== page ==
JULY 3, 2007
 (STAR) By Katherine Adraneda - The campaign to stop an infestation of coral-eating starfish, jointly conducted by the government with an international environment group, has yielded thousands of crown of thorns starfish (COTS) within the vicinity of the largest coral reef in the country and the second largest in the world, the Apo Reef in Sablayan, Occidental Mindoro.

Ending a nationwide summer drive, the World Wildlife Fund for Nature (WWF) reported that a total of 5,212 COTS had been removed from Apo Reef alone.

The WWF reported that the initial COTS cleanup, done in January by volunteer divers from the group and the Department of Environment and Natural Resources (DENR), netted 704 of the so-called “spiny predators.”

This effort was followed in February where the divers collected 387 COTS.

To enhance the initiative, the group tapped the fishermen who were allowed to fish within protected areas through use of sustainable methods. The fishermen collected 1,332 COTS.

At the same time, local hunters of octopus and divers from Club Paradise Resort from Busuanga, Northern Palawan were also asked to assist in the cleanup drive, and collected 1,300 COTS and 420 COTS, respectively.

The last cleanup was held last month where 1,059 COTS were collected.

The WWF said COTS populations, which are found throughout the Indo-Pacific region, mushroom each summer. Adults “are simply ravenous, eating large amounts of important coral species, usually from the genus Acropora (the branched corals most commonly associated with reefs).”

The WWF also said massive swathes of the world’s coral reefs have been destroyed since global COTS populations started booming in the 1970s as COTS outbreaks can reach plague proportions that tens of thousands of individuals can suddenly appear within a few weeks’ time.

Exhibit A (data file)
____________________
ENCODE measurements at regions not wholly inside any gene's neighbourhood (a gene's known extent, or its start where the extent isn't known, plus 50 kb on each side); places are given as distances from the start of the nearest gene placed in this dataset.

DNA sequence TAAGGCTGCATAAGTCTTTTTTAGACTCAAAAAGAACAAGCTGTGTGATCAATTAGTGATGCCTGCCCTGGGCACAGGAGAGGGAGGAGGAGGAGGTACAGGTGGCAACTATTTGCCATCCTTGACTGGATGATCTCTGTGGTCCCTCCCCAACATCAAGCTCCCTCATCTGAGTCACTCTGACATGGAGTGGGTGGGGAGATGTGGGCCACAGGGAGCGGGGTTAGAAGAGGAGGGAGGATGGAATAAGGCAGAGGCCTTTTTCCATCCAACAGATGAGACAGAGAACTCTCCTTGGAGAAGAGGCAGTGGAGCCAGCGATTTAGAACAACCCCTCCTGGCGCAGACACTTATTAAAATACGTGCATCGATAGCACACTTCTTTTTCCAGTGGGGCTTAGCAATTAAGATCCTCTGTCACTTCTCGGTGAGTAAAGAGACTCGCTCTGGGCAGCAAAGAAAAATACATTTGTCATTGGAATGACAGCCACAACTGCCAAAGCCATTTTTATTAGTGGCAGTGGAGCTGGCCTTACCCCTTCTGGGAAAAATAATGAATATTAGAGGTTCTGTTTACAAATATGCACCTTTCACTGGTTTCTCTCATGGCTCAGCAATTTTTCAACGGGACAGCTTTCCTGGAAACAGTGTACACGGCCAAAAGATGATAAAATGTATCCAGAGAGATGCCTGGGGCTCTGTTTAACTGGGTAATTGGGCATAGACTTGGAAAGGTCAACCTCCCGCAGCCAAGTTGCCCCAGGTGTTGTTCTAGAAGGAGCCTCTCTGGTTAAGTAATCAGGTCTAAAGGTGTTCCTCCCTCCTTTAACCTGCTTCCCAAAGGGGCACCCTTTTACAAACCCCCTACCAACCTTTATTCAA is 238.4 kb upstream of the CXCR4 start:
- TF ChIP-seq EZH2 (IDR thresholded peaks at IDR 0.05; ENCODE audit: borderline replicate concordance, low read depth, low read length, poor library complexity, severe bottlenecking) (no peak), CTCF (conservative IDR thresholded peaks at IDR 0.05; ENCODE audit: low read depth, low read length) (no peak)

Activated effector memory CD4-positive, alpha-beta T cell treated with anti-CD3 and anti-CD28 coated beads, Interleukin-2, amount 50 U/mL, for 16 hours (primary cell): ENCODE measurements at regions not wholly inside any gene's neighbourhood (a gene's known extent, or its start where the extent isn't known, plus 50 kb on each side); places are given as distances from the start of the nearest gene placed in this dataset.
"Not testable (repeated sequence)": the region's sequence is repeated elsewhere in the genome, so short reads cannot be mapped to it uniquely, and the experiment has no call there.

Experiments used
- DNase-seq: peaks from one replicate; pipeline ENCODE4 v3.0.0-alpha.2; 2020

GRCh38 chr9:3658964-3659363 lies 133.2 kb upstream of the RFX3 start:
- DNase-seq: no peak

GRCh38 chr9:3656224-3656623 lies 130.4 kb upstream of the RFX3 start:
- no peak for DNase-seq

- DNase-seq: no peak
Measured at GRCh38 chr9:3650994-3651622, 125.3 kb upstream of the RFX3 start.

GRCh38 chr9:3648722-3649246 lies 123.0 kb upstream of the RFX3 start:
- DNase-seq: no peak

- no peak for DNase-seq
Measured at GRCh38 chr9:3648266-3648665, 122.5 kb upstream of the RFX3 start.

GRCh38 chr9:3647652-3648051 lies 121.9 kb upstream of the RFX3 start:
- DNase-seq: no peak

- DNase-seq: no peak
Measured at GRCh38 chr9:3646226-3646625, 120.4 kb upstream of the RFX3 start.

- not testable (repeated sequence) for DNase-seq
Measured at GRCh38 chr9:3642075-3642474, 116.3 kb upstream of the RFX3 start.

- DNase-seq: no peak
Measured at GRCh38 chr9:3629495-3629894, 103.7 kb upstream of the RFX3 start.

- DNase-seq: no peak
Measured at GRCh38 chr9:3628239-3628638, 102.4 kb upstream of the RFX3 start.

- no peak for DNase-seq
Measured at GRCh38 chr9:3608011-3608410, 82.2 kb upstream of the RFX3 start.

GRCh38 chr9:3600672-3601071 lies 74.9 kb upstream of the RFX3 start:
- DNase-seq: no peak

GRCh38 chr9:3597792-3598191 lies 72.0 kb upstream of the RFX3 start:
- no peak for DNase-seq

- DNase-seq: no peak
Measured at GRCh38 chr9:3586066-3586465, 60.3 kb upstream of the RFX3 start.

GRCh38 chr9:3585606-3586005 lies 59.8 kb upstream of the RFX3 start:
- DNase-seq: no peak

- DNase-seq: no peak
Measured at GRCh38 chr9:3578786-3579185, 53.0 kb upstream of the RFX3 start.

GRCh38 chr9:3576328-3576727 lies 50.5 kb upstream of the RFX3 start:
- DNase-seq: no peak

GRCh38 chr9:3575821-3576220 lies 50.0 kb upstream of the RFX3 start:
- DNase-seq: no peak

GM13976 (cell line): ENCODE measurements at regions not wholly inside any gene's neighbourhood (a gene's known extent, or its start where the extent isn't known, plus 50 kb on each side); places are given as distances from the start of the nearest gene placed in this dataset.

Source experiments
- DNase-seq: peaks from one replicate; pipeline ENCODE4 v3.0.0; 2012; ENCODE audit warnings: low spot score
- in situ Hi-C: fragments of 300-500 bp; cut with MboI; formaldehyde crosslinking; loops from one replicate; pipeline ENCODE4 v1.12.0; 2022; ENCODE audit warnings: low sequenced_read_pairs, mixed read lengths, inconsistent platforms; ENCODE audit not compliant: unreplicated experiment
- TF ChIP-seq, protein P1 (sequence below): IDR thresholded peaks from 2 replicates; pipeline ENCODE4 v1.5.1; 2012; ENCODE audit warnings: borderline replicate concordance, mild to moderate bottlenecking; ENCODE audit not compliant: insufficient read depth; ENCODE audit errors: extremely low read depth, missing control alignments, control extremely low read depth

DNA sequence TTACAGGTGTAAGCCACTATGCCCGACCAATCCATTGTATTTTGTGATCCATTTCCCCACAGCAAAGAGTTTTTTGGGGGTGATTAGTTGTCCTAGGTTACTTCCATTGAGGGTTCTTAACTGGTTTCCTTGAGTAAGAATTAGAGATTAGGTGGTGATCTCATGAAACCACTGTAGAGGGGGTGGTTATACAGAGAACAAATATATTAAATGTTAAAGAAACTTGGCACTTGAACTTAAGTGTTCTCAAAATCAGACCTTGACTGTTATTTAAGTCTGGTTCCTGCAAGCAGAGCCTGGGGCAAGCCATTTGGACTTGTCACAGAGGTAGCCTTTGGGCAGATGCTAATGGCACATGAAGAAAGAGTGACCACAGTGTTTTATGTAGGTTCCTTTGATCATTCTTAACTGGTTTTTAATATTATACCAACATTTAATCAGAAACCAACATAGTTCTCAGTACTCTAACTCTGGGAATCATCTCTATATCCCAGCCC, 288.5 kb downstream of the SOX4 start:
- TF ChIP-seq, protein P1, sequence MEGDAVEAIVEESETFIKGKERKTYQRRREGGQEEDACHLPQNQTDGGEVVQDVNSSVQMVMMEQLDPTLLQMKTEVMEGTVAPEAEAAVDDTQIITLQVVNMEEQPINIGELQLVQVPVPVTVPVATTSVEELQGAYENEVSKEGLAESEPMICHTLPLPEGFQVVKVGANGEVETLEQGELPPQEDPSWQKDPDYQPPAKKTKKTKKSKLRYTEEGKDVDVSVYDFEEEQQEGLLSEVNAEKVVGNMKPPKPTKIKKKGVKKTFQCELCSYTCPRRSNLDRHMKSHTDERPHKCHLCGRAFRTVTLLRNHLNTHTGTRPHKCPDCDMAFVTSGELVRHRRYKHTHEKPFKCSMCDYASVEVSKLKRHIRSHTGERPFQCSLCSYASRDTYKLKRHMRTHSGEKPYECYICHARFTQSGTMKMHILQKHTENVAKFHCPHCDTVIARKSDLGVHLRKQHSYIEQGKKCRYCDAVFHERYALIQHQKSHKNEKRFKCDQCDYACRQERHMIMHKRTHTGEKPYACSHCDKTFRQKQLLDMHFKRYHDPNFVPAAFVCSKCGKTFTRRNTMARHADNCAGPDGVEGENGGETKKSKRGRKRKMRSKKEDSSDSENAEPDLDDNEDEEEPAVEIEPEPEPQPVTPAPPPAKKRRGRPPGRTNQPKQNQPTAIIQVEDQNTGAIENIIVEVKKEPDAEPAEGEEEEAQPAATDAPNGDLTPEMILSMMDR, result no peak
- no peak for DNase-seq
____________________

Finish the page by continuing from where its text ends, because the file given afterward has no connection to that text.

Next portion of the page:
The group said an adult COTS can consume six square meters of reef annually.

Though destroying large numbers of starfish may initially sound inhumane, WWF stressed there is a need to reset nature’s balance.

“In cases where you have relatively young or recovering reefs, we choose to control COTS populations because most Philippine reefs are generally not in very good shape. They need the opportunity to recover. Plus, close to 50 percent of Filipinos living along our coastlines depends on seafood and many reef species as their sources of food,” said WWF president Lorenzo Tan.

Thus, “physical removal of the COTS is the only practical way to spare our reefs damage,” the WWF added.

It explained that the starfish’s sheer bulk and dense coat of stinging spines that measure up to 5 centimeters long proved to be an effective deterrent against most predators. It noted that natural predation falls mostly to the Napoleon wrasse, Harlequin shrimp, and Giant triton.

However, global fish stocks have been over-harvested since the 1950s, hence, the lack of COTS predators.

“(But) make no mistake; COTS play an important ecological role. They help keep fast-growing coral species in check, preventing them from dominating slow-growing but equally important coral species,” pointed out WWF Asia Pacific Energy Policy Coordinator Raf Senga, who also participated in the cleanup.

“However, a host of reasons have upset nature’s balance – not the least of which is increasing global temperatures brought about by climate change,” he said.

According to Senga, higher water temperatures cause algal blooms that provide excess food for corals, the primary predator of young larval starfish.

“Consider the fact that one COT can lay up to 60 million eggs. If just one percent survives, then figures will tell us that 600,000 can be generated from a single parent. Alter just a few factors and their survival rate increases – a difference of just one degree centigrade might have colossal consequences for all Philippines’ reefs. This in addition to coral bleaching caused by abnormally warm sea temperatures that have been observed during El Niño events,” Senga warned.

Chief News Editor: Sol Jose Vanzi

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